Dow Jones Industrial Average (DJIA) futures popped 68 points higher in early trading Monday, pointing to a strong stock market open. It comes as US Federal Reserve chairman Jerome Powell readies his third-straight interest rate cut.
Traders are pricing in a 94% chance of a rate cut on Wednesday, but disappoint may lie ahead. If Powell stands pat or indicates the end of this easing cycle, the stock market could drop precipitously.
“If the Fed were to disappoint the markets by not cutting next week, I think we could see a pullback of anywhere from 3-5%, but it all depends on how the Fed communicates their decision” – Chris Zaccarelli, Chief Investment Officer, Independent Advisor Alliance.
According to CME’s FedWatch tool, investors are pricing in a 94% chance of a quarter-point rate cut at the Federal Reserve at Wednesday’s FOMC. It would mark the third-straight cut at the hands of Powell in 2019, bringing the target rate down to 1.5-1.75%.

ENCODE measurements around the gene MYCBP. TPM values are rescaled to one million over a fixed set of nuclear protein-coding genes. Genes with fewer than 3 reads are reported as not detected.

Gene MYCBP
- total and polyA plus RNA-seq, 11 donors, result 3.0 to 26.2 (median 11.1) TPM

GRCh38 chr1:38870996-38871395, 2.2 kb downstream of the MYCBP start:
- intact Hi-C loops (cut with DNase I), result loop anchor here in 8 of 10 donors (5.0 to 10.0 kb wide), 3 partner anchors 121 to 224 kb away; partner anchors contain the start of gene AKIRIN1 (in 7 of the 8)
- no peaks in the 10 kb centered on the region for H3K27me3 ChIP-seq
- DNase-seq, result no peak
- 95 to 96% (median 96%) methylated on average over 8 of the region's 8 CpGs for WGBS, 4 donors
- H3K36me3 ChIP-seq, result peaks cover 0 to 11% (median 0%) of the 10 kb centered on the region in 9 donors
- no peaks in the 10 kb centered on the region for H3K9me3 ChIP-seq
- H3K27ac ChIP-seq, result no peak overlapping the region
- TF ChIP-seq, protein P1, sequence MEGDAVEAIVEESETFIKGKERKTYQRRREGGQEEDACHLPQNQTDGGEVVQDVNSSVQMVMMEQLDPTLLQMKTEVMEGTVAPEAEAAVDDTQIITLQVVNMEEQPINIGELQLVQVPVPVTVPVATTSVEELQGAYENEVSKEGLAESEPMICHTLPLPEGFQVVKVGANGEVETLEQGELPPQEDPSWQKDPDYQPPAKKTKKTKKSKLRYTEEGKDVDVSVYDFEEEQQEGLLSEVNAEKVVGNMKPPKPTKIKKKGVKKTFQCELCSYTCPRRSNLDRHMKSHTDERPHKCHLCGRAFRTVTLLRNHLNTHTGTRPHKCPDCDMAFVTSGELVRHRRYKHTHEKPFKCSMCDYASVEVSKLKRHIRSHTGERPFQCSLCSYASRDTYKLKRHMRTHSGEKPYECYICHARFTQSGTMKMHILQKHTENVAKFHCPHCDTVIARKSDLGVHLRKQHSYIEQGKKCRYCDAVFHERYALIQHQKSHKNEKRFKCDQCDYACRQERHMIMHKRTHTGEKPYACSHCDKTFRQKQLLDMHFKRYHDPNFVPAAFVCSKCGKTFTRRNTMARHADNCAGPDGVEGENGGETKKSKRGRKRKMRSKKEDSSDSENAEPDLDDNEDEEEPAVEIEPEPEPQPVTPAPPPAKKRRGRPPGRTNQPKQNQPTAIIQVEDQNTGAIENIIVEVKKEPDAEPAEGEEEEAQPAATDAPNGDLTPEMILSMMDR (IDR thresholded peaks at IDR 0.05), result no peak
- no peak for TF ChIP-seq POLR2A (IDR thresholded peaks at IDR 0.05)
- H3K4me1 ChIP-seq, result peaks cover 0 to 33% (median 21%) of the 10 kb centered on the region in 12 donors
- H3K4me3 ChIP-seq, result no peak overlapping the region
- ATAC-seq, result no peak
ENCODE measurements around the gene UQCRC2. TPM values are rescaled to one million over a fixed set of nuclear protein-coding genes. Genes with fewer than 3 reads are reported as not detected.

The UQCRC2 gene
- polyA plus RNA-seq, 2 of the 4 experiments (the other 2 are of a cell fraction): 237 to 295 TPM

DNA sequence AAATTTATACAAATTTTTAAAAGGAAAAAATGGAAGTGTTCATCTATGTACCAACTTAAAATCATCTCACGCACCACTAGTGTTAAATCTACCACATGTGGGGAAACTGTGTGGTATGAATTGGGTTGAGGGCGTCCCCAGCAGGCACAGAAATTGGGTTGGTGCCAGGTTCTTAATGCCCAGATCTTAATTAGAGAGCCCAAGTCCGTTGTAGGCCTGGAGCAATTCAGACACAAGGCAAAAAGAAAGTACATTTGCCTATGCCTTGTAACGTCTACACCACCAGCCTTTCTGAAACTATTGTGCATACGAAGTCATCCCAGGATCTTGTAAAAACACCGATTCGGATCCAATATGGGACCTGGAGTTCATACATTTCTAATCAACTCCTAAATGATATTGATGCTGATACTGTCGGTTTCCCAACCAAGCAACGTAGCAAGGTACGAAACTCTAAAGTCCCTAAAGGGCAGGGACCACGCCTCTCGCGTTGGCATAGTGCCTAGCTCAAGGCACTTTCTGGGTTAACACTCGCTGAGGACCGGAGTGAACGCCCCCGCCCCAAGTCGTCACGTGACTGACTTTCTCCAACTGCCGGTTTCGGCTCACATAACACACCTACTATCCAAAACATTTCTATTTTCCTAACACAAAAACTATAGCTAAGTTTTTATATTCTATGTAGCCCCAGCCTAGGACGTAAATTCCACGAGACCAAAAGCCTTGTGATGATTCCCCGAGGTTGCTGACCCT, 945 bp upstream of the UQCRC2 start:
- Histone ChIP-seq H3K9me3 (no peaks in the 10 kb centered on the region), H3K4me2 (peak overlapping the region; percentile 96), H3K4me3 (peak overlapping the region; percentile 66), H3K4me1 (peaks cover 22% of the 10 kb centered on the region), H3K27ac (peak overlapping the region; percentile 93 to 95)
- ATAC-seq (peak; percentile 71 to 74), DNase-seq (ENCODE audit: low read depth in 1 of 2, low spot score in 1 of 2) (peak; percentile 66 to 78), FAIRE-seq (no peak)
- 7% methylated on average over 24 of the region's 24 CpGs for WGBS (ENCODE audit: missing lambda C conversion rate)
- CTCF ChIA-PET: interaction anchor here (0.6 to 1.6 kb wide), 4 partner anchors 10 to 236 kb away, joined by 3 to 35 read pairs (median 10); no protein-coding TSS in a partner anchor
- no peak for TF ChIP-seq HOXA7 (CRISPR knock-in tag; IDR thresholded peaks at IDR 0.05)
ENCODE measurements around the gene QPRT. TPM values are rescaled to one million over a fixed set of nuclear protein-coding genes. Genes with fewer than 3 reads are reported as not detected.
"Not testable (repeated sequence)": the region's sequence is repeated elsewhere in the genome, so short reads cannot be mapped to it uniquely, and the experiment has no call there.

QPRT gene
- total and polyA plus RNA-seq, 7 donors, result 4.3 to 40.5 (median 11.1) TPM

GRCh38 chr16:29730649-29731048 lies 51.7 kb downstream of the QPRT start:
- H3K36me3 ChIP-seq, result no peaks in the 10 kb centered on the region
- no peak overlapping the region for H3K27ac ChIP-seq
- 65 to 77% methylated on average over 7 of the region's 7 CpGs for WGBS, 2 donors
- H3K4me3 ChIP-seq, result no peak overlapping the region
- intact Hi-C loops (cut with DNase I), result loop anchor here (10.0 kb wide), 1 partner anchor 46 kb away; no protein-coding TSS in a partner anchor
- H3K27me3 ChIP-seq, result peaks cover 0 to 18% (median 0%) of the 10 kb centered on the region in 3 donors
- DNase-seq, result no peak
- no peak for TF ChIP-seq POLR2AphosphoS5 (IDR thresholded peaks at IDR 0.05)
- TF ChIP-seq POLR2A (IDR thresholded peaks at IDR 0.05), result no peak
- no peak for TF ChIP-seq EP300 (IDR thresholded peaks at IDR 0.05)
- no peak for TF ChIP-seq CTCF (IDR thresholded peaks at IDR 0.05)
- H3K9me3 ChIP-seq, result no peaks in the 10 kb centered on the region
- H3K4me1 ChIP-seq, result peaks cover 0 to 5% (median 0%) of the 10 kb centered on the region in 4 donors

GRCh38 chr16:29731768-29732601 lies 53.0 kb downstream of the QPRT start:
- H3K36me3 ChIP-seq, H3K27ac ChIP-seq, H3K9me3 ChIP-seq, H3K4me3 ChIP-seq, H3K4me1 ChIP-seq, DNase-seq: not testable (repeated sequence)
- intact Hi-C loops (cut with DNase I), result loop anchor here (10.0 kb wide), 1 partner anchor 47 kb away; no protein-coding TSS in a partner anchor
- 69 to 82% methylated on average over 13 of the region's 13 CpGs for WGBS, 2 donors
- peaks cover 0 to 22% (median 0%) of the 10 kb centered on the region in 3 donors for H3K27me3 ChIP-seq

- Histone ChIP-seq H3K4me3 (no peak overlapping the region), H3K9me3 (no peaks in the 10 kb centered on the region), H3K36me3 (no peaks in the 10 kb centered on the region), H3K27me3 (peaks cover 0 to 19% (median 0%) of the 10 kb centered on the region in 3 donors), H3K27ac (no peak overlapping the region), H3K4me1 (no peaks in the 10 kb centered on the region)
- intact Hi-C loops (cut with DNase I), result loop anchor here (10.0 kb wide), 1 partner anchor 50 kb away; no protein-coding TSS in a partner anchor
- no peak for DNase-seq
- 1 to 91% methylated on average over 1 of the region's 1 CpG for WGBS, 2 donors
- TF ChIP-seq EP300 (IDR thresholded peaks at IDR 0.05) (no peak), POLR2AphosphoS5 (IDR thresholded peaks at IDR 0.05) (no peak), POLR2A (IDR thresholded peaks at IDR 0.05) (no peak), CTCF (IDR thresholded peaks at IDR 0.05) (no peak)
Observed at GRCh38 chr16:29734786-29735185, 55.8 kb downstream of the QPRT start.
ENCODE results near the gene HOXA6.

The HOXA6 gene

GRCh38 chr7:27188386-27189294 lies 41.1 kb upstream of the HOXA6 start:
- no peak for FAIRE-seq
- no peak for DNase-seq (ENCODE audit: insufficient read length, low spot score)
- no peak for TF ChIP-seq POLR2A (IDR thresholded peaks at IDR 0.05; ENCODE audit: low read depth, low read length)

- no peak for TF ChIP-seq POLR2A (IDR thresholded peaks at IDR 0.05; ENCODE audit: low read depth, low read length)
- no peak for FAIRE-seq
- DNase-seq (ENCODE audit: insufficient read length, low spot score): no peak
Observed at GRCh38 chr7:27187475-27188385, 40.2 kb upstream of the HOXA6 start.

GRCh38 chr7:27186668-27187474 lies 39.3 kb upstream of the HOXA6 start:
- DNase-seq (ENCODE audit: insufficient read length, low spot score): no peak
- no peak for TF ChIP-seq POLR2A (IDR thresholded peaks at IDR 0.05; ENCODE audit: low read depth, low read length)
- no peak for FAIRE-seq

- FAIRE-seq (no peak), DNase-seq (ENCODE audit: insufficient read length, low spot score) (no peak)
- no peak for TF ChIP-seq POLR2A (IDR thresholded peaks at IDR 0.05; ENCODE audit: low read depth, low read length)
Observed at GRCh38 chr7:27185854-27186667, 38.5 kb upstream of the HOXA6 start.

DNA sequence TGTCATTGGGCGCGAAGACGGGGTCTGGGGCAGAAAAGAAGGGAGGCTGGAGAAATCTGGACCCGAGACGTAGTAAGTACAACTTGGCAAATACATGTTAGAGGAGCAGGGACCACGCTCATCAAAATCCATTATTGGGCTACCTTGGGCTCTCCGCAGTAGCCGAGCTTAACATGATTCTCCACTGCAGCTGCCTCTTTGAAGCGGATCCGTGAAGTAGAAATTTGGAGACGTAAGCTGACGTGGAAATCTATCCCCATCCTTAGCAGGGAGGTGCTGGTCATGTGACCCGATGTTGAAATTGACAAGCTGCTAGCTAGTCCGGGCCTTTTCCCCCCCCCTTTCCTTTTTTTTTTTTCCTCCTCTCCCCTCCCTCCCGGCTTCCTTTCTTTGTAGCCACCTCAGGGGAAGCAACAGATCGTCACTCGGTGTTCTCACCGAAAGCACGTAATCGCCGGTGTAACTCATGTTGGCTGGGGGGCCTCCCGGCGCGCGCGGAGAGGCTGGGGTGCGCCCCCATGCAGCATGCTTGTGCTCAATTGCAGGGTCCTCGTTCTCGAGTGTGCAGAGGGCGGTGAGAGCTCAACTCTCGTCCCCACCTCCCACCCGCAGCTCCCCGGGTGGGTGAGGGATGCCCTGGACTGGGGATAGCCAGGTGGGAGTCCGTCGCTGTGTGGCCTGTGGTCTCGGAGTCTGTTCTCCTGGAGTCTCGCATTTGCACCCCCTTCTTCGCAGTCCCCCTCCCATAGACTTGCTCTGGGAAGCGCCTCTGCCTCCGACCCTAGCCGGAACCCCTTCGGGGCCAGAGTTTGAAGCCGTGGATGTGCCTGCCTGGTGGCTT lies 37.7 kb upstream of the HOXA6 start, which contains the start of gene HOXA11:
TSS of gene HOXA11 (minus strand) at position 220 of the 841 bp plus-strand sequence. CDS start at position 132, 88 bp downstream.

The move, which investors hope will lower chances of a recession, would certainly please President Donald Trump who once again pushed for Powell to cut rates and even begin a new round of quantitative easing.
“The Federal Reserve is derelict in its duties if it doesn’t lower the Rate and even, ideally, stimulate. Take a look around the World at our competitors. Germany and others are actually GETTING PAID to borrow money. Fed was way too fast to raise, and way too slow to cut!”
While the consensus among traders points to a rate cut on Wednesday, there’s no guarantee the Fed will act. Voting members of the central bank remain split on whether to cut rates again. As the Wall Street Journal reported:
“Seven of 17 officials penciled in one more rate cut this year. The other 10 were split evenly between those who thought the new level of rates, after Wednesday’s cut, would be appropriate through the rest of 2019 and those who thought rates shouldn’t have been cut.”
Even if the Fed does cut, traders will be eagerly watching the comments of chairman Powell for future direction. He has repeatedly said this current round of easing is just a “mid-cycle adjustment,” which is consistent with three cuts. In other words, there might not be much appetite for further easing.
This article was edited by Samburaj Das.